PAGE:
In December, EBI and experts nominated by EBI members participated in videoconferences with the experts of the RCD consortium. These videoconferences were on the topics of exhaust emissions, evaporative emissions, and design categories. In each one of them, EBI was able to present its position, which all EBI members had contributed to and had agreed in 2019/2020. Key points on the practical perspective, as well as the future developments of the industry, were brought across and followed up with written input to the consortium.
A new development is that measures to reduce greenhouse gas emissions from recreational boats will also be included in the review and may feature in a future revision of the RCD. The European Commission confirmed to EBI that the European Green Deal is behind this decision, which has the target of making the EU carbon-neutral EU by 2050, with an intermediate reduction target of 55% by 2030 compared to 1990 levels (as proposed by the Commission). EBI will closely engage with the consortium to provide input and suggestions on how greenhouse gas emission measures could be implemented, and will emphasise the proactive role of the recreational boating industry.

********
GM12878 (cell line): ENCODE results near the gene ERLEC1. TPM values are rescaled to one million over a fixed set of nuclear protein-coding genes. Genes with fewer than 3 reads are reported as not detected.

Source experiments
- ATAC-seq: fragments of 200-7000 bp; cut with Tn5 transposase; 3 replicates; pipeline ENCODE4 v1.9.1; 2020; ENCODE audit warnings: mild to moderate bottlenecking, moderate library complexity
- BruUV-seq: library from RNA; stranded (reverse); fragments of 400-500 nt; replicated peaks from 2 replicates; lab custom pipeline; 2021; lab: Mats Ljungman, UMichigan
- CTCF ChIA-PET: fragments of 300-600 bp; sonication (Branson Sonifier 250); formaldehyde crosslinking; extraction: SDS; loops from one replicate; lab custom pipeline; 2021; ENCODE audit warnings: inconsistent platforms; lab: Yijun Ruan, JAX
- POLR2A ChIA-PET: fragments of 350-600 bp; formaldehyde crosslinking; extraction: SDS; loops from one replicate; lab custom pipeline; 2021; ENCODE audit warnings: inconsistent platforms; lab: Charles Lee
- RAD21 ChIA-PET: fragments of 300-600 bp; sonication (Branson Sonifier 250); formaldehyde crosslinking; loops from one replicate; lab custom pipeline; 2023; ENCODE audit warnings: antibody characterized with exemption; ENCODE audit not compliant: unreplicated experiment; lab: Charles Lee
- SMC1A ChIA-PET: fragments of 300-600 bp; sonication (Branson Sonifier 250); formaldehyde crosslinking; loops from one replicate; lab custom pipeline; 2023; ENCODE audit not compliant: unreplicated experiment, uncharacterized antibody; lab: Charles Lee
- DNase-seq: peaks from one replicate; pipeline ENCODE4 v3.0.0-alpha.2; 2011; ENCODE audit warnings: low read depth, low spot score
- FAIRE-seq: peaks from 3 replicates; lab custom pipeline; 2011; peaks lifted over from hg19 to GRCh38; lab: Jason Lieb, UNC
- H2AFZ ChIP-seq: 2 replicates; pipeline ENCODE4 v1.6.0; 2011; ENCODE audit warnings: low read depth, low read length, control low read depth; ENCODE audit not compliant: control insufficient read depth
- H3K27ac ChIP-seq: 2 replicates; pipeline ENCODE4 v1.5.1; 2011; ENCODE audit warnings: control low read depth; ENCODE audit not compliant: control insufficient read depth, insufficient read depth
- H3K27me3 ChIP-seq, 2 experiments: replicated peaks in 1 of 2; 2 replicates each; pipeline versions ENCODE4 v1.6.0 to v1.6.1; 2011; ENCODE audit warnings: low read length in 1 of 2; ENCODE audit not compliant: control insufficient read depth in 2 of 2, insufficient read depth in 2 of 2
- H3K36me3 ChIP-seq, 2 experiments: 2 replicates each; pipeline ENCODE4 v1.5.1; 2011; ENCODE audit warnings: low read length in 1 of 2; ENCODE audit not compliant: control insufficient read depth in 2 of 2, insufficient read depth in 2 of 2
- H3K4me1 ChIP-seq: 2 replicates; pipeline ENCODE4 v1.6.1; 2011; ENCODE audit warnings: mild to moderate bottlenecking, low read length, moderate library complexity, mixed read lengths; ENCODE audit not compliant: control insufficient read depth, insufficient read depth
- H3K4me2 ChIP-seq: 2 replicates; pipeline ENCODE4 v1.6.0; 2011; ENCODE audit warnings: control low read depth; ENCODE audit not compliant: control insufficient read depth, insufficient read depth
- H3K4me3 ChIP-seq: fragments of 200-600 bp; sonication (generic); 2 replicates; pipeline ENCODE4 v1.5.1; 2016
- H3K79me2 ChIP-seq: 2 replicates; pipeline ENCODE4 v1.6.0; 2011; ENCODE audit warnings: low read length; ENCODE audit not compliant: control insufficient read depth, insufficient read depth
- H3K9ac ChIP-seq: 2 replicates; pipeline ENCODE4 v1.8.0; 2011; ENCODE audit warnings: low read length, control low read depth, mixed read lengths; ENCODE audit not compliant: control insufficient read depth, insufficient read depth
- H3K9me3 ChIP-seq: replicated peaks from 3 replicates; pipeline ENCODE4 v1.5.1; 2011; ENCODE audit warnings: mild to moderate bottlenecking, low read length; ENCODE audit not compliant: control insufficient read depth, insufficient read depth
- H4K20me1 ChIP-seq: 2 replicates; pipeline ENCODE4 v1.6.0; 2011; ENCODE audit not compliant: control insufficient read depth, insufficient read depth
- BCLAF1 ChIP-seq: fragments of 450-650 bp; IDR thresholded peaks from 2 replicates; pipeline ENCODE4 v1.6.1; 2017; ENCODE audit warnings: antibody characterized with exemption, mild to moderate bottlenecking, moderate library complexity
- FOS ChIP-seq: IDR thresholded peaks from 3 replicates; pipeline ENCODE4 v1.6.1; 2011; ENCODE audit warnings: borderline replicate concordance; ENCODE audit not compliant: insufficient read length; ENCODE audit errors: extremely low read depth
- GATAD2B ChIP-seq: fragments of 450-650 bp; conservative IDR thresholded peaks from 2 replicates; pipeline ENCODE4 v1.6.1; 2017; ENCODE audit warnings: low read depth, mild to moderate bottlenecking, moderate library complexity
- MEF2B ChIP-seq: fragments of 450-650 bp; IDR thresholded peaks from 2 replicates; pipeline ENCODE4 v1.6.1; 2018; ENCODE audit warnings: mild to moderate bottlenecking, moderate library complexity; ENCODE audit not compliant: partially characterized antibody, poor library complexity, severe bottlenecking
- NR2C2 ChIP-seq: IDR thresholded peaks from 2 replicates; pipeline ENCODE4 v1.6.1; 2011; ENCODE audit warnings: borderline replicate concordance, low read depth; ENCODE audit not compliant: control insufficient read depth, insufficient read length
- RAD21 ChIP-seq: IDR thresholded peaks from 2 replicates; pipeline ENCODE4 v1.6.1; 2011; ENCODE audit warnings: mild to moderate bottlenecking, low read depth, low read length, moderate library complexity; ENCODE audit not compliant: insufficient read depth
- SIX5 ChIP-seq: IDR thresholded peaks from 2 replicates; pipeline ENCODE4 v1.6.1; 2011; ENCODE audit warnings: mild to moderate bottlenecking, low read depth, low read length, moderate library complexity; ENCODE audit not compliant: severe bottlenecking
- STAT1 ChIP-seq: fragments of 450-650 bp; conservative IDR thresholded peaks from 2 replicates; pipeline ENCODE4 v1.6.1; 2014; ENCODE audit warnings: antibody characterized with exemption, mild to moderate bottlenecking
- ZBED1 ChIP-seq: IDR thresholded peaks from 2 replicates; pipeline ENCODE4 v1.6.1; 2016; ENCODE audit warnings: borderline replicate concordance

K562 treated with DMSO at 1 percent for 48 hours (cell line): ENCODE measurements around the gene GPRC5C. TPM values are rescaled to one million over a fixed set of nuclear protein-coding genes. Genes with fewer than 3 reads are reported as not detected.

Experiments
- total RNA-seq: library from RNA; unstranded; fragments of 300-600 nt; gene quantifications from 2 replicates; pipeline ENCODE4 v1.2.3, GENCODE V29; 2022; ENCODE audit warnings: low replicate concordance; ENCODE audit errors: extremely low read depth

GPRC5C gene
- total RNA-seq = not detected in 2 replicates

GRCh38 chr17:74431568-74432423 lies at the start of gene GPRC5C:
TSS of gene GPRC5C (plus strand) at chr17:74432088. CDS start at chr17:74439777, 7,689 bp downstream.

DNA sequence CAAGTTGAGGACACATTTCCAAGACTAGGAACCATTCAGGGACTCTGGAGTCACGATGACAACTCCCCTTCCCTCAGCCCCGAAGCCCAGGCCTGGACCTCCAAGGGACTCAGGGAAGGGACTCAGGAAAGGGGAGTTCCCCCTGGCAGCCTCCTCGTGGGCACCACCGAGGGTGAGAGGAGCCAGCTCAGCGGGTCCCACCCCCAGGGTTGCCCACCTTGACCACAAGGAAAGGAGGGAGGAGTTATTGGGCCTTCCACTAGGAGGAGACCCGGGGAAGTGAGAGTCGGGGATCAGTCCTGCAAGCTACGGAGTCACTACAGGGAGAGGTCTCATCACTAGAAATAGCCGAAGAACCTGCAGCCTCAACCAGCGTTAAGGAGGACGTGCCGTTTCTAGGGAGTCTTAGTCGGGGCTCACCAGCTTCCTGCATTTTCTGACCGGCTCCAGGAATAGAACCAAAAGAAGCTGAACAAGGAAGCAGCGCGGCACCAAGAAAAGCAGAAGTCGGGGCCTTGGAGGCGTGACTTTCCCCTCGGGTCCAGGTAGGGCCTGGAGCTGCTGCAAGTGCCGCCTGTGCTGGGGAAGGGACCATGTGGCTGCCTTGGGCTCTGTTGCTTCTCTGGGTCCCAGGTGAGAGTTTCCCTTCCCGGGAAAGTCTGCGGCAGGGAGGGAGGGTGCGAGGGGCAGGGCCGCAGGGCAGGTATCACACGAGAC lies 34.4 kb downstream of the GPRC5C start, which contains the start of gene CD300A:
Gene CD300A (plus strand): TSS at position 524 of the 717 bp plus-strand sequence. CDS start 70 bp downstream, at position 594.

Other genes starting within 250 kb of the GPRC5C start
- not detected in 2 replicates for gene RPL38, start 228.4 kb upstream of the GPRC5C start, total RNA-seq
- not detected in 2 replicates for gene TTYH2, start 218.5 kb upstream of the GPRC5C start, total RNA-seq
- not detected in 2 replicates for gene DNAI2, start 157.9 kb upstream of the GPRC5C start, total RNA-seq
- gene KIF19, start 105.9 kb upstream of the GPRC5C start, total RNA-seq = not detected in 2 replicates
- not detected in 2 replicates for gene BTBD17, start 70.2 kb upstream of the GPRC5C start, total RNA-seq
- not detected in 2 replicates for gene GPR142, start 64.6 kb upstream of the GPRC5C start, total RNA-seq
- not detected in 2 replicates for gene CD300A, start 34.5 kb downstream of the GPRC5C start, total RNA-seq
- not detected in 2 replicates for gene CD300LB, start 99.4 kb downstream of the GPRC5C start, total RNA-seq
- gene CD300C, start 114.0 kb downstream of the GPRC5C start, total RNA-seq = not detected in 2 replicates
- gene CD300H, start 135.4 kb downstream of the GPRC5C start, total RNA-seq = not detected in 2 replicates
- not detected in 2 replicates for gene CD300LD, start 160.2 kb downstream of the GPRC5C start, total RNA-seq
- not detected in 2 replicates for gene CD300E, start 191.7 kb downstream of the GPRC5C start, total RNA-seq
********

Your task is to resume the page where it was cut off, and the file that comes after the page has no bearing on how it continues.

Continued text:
Based on these points, the EBI Executive Committee and experts are currently preparing detailed papers with regulatory suggestions for the future development of the RCD.
As part of the review, a consultation with a deadline of 14 March was launched by the European Commission. EBI will respond to the consultation and encourages its members to do the same.